Title

Frequency of alcohol and smoking cessation counseling in hepatitis C patients among internists and gastroenterologists

Document Type

Journal Article

Publication Date

12-21-2009

Journal

World Journal of Gastroenterology

Volume

15

Issue

47

DOI

10.3748/wjg.15.6010

Keywords

Alcohol; Counseling; Hepatitis C virus; Hepatocellular carcinoma; Smoking

Abstract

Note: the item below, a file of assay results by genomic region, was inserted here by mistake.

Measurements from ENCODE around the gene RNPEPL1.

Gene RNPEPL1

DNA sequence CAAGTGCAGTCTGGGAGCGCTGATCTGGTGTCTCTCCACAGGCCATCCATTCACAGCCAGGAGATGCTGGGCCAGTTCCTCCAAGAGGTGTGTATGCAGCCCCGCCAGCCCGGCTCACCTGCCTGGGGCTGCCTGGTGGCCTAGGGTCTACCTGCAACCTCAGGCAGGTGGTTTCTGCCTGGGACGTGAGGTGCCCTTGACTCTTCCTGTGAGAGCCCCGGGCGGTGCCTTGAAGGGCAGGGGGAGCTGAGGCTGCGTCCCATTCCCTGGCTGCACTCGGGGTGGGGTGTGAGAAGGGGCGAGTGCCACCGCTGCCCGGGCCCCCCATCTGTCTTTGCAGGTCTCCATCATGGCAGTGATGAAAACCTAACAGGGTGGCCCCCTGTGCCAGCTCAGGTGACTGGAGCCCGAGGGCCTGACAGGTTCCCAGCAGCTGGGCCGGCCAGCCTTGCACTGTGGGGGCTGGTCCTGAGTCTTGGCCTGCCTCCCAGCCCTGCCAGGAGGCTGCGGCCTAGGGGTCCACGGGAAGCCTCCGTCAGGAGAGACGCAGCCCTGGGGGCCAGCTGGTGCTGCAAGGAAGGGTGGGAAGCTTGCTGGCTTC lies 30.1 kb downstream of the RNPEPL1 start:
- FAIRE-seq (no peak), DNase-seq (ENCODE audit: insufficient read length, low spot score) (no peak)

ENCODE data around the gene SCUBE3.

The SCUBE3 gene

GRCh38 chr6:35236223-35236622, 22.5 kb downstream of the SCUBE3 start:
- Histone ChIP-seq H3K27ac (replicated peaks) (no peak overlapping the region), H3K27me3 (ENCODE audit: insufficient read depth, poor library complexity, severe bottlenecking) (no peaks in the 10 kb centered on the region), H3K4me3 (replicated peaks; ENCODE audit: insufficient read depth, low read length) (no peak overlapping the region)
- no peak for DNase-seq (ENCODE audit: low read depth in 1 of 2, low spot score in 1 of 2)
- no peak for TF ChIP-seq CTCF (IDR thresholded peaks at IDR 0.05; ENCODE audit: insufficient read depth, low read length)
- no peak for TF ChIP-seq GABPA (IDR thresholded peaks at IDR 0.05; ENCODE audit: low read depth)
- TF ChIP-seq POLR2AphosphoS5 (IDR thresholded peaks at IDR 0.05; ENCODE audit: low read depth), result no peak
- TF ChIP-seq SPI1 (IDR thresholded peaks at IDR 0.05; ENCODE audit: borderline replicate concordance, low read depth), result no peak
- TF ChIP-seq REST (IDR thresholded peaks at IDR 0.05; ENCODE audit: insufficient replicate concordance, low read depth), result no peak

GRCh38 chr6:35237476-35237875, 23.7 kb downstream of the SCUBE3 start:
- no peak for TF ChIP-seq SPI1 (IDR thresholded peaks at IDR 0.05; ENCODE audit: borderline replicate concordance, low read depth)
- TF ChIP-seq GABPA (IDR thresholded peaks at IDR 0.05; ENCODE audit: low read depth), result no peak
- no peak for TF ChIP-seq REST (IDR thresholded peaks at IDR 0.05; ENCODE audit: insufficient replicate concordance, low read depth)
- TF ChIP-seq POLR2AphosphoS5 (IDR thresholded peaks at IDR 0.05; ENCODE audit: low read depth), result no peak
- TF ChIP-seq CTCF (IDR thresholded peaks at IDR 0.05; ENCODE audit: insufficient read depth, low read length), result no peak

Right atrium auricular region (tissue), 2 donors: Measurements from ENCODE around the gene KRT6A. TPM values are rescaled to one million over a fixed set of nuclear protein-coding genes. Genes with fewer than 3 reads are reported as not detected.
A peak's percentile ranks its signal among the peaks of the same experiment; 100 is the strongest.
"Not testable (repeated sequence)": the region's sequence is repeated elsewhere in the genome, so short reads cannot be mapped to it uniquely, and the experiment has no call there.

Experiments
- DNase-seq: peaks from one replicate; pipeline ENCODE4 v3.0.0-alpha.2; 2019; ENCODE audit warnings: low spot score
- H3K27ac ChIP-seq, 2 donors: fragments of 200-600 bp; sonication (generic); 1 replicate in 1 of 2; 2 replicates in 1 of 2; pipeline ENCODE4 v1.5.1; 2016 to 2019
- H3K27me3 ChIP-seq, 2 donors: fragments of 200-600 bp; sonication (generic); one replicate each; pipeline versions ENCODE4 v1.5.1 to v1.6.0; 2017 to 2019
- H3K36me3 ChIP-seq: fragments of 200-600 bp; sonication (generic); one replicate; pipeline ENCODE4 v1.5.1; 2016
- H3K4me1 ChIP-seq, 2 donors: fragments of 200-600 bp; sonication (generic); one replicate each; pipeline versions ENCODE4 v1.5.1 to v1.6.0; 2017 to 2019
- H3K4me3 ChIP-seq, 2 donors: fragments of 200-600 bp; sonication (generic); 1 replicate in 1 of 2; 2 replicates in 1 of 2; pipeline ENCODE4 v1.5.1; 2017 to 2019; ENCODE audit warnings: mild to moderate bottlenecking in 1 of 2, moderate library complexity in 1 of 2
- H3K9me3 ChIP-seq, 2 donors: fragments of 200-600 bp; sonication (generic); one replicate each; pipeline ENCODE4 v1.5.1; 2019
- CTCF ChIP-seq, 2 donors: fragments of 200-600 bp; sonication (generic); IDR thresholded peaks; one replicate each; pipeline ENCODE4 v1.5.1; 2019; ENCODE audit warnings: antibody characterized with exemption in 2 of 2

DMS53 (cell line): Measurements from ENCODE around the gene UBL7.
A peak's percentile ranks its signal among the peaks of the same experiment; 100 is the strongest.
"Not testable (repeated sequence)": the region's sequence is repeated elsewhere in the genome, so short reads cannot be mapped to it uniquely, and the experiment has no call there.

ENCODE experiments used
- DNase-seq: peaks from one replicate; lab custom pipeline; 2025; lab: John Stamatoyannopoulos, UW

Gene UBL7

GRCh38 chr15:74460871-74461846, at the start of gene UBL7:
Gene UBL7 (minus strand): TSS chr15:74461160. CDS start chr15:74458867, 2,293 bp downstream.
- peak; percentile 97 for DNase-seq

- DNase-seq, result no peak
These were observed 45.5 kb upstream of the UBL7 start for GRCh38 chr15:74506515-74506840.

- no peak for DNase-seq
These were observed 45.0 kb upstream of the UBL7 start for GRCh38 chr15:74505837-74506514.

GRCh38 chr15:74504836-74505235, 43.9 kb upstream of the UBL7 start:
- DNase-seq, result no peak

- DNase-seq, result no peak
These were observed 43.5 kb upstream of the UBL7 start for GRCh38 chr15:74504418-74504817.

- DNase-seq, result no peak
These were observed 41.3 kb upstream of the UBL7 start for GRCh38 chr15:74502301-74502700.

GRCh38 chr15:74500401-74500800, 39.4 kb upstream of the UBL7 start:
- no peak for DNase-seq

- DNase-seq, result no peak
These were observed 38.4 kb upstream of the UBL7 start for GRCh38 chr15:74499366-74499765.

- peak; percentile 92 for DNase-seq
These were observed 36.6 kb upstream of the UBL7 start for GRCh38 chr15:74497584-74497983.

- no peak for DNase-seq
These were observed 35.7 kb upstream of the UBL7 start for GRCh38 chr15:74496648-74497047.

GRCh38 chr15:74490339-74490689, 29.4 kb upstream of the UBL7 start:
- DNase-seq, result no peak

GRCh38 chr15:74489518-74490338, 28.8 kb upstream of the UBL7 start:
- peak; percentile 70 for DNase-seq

Given the overwhelming evidence that both alcohol consumption and smoking accelerate the progression of hepatitis C virus (HCV)-induced liver disease, we evaluated the frequency of alcohol and smoking counseling of patients with HCV-induced liver disease by their primary care internists and gastroenterologists. One hundred and twenty-three medical records of consecutive patients with HCV-induced liver disease referred by an internist to a gastroenterologist for its management were reviewed. Patient gender, race, history of and counseling against alcohol and tobacco use by a physician and a gastroenterologist were obtained. A database was created using Microsoft Excel. There were 105 African-Americans, 12 Caucasians and six patients of other races/ethnicities. Forty-six (37%) patients were daily tobacco users and 34 (28%) patients were daily alcohol consumers. There was a statistically significant difference in the frequencies of alcohol ( P = 0.0002) and smoking cessation ( P = 0.0022) between gastroenterologists and internists. This study reveals that internists and gastroenterologists, alike, inadequately counsel patients with hepatitis C about tobacco and alcohol use. © 2009 The WJG Press and Baishideng. All rights reserved.

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